By Kate Briquelet
She’s SeaWorld’s worst nightmare — and she’s only 12.
Rose McCoy of Tribeca has stood up for animal rights since the first grade — rescuing chicks from a school study and last year protesting the Ringling Bros. Circus at the Barclays Center.
Now she’s on a mission to tank SeaWorld as it battles bad publicity from “Blackfish,” a CNN documentary on the lives of orcas at its theme parks.
“SeaWorld is on its last leg and won’t be able to survive much longer,” Rose told The Post. “Beating down on them now won’t give them time to recover.”
The seventh-grade honors student was arrested at the Rose Parade in Pasadena, Calif., on Jan. 1 after darting in front of a SeaWorld float with her mom and 17 other protesters.
Rose’s mom, Emily McCoy, 48, was charged with contributing to the delinquency of a minor, a Pasadena city spokesman said.
The Los Angeles County DA declined to prosecute, and the case was referred to the city attorney for “misdemeanor filing.”
Rose says she begged her mom to fly her out to California for the protest.
But back home, some neighbors bashed the family’s antics.
“The poor child is being used like a pawn,” a commenter wrote on the Tribeca Citizen blog. “To me that is the real crime. Let your children be children and make their own decisions.”
Emily McCoy, a vegan activist since before Rose was born, shrugged it off.
“It’s funny when people comment who don’t know her or us,” she said. “Rose is a very strong-willed, smart kid. She wants to do what she’s doing.”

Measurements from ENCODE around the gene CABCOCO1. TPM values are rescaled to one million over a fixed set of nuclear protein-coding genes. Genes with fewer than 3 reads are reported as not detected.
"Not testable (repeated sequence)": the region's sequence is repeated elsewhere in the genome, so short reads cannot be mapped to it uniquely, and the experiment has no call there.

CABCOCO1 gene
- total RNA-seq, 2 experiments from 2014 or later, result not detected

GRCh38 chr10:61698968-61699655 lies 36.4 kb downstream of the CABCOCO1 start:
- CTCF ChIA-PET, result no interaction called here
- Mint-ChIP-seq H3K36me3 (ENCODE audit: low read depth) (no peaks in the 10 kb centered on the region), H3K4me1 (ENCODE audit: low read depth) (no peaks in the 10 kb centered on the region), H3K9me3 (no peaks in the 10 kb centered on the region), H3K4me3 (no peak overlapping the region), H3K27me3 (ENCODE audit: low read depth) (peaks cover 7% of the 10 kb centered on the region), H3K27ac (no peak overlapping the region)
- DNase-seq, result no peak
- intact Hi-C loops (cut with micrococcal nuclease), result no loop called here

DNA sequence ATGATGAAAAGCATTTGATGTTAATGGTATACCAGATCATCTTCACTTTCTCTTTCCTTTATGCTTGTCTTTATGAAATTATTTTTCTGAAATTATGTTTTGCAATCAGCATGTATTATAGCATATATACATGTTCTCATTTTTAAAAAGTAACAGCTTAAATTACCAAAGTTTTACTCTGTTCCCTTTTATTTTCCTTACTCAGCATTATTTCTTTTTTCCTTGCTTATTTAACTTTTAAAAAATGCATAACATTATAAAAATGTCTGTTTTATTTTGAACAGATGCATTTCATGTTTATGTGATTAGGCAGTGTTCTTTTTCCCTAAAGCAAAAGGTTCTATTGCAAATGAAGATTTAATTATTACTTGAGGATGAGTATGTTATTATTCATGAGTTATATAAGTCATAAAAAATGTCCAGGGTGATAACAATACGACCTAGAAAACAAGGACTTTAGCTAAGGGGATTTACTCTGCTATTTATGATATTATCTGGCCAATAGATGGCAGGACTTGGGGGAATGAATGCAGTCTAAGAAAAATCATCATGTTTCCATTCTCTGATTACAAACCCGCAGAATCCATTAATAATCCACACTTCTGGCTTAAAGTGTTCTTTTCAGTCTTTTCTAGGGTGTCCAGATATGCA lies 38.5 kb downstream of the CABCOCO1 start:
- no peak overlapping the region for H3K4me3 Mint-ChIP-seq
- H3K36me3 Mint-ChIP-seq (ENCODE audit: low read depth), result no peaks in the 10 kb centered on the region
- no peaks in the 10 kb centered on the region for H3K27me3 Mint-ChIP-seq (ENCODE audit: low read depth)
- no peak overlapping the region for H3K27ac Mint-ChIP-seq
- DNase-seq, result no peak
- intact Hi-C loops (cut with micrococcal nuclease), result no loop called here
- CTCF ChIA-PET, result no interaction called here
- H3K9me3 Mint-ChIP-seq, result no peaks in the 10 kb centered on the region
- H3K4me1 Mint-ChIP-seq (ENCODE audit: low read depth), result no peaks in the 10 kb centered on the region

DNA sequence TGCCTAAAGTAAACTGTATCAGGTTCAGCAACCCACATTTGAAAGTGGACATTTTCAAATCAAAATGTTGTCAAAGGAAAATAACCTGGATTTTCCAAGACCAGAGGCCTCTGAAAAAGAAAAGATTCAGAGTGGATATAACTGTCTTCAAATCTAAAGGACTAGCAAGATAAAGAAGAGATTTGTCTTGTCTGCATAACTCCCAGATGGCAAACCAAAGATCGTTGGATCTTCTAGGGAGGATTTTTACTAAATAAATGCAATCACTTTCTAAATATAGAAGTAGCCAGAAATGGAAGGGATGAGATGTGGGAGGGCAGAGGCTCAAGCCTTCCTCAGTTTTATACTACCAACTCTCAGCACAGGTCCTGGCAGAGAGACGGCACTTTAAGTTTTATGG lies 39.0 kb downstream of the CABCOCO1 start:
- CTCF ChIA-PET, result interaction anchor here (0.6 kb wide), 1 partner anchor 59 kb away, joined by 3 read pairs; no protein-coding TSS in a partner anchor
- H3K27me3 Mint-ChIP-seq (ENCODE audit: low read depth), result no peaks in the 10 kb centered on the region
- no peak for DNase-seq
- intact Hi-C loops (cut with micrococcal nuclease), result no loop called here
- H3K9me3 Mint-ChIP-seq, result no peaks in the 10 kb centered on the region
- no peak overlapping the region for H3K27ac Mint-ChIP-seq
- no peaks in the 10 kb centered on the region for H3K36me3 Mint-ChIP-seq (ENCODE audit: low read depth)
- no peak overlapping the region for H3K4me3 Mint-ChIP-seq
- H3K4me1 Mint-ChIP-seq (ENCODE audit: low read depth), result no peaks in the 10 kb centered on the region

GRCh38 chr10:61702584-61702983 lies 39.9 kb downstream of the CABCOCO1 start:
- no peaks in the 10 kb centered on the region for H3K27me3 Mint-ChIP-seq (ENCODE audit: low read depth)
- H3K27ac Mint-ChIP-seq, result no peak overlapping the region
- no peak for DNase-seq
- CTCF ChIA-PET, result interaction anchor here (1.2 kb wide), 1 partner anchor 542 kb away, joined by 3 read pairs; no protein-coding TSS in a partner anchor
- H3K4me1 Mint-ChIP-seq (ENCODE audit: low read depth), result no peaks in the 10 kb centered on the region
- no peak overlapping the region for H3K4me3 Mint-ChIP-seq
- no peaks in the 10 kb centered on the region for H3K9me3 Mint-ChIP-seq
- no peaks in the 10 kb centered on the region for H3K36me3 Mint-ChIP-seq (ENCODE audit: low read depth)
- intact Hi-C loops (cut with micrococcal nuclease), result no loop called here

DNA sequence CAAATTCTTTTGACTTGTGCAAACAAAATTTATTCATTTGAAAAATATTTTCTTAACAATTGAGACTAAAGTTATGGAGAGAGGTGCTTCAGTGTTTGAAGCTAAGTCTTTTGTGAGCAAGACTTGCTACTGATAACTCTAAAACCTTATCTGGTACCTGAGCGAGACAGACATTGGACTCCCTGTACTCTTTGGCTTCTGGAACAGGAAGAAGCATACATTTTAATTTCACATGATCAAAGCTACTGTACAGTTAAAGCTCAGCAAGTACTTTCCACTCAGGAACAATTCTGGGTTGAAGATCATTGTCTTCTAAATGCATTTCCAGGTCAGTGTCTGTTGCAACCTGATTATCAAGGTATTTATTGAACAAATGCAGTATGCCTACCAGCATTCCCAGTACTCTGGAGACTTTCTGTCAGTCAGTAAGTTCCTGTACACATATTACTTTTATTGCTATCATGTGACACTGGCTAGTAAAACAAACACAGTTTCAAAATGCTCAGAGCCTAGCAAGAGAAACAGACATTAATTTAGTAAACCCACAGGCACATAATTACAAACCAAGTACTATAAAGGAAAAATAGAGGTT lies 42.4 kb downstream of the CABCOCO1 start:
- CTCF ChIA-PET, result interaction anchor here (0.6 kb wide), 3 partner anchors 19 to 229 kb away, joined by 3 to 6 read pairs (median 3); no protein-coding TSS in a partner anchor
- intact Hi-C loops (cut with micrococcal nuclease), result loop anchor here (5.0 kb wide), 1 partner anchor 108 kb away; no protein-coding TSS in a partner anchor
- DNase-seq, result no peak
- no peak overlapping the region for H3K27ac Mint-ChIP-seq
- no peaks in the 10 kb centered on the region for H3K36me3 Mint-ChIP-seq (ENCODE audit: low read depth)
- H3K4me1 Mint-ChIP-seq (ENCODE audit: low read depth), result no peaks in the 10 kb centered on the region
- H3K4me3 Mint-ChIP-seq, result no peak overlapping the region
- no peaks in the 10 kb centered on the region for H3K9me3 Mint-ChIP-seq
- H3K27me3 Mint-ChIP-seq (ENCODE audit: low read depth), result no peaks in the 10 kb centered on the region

In November, Rose made headlines after jumping a barricade at Macy’s Thanksgiving Day Parade to wave a “Boycott SeaWorld” sign. Police escorted her back to her mom not a minute later.
“SeaWorld has actually done us favors by advertising themselves,” Rose said. “It’s not going to grab attention if people are standing outside the parks. When it’s something dramatic and people are interfering with parades . . . it gives them bad p.r.”
Rose doesn’t plan to stop fighting for killer whales. She and her classmates at the Clinton School for Writers and Artists in Chelsea have formed the school’s first animal-rights club and plan to spread awareness of “Blackfish.”
“She’s been active since she was born,” McCoy said. “I have to remind myself all the time that she’s a kid, because it’s like talking to another adult.”
At age 9, Rose presented a petition at a McDonald’s shareholders meeting requesting the chain humanely slaughter animals. She also spoke before the City Council on horse carriages and appeared in the HBO documentary, “An Apology to Elephants.”
A vegan, Rose also donates half of her “cat-sitting” money to spay/neuter programs. She has received awards from PETA and accolades from actors Alec Baldwin and Alicia Silverstone.
When Ringling Bros. returns to the Barclays Center Feb. 20, she’ll distribute fliers on cruelty to elephants and circus animals.
“People will look bad if they refuse a leaflet from a kid, so it’s kind of a secret weapon to get my message across,” Rose said.